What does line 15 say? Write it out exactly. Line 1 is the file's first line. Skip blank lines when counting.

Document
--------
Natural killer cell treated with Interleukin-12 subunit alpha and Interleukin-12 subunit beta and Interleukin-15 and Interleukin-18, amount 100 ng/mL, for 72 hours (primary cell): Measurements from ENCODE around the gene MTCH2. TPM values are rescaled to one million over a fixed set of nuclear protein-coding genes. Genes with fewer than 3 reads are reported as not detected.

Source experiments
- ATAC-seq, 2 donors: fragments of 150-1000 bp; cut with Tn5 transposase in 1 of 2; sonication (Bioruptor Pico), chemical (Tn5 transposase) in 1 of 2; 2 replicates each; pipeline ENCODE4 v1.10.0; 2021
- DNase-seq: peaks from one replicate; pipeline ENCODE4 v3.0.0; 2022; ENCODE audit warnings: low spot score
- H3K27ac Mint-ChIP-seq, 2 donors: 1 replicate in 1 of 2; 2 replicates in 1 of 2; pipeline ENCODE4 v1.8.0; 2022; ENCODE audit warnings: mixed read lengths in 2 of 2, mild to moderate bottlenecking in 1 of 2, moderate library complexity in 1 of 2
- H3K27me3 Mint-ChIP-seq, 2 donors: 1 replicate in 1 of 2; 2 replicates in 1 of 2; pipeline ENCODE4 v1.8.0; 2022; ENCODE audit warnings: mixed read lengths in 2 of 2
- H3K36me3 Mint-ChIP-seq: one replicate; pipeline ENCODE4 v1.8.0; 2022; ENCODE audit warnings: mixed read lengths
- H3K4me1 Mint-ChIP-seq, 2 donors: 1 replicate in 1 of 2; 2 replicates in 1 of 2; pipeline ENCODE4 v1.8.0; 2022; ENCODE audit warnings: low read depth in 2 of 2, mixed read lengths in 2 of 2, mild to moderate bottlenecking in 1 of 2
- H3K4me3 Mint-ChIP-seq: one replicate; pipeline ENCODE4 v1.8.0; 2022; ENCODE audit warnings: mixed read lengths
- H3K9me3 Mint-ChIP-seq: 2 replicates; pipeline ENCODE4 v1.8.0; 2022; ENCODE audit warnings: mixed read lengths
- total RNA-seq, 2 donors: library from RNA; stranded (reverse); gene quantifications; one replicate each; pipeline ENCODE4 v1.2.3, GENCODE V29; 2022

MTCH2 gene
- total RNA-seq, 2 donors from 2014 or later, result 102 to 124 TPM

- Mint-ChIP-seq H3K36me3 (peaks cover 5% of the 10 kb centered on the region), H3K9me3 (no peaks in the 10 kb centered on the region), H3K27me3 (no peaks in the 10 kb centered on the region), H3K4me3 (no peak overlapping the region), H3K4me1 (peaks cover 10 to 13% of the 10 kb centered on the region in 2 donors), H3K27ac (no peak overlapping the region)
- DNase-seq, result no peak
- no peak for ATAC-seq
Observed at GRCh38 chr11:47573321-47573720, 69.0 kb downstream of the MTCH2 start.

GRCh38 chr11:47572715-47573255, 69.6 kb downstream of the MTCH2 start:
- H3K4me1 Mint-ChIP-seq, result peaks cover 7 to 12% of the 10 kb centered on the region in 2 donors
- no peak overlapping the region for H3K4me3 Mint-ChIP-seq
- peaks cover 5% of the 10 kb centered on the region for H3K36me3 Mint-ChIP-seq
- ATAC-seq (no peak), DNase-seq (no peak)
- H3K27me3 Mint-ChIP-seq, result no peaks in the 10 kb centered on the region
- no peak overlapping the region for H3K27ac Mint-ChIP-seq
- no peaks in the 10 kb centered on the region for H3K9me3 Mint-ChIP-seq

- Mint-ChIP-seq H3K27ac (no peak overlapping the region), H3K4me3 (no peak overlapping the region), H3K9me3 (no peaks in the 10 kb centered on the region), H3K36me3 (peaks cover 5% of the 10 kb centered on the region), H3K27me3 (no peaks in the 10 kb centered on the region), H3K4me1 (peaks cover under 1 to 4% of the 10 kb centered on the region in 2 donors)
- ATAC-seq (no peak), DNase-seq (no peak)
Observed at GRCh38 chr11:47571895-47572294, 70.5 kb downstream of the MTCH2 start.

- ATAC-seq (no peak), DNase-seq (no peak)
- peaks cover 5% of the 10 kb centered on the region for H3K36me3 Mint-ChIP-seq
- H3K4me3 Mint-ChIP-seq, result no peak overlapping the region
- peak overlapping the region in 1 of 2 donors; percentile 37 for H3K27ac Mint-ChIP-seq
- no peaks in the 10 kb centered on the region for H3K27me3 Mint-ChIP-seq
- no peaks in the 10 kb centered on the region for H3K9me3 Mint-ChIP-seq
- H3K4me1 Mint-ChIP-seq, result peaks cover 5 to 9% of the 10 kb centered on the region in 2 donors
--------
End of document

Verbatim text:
- DNase-seq, result no peak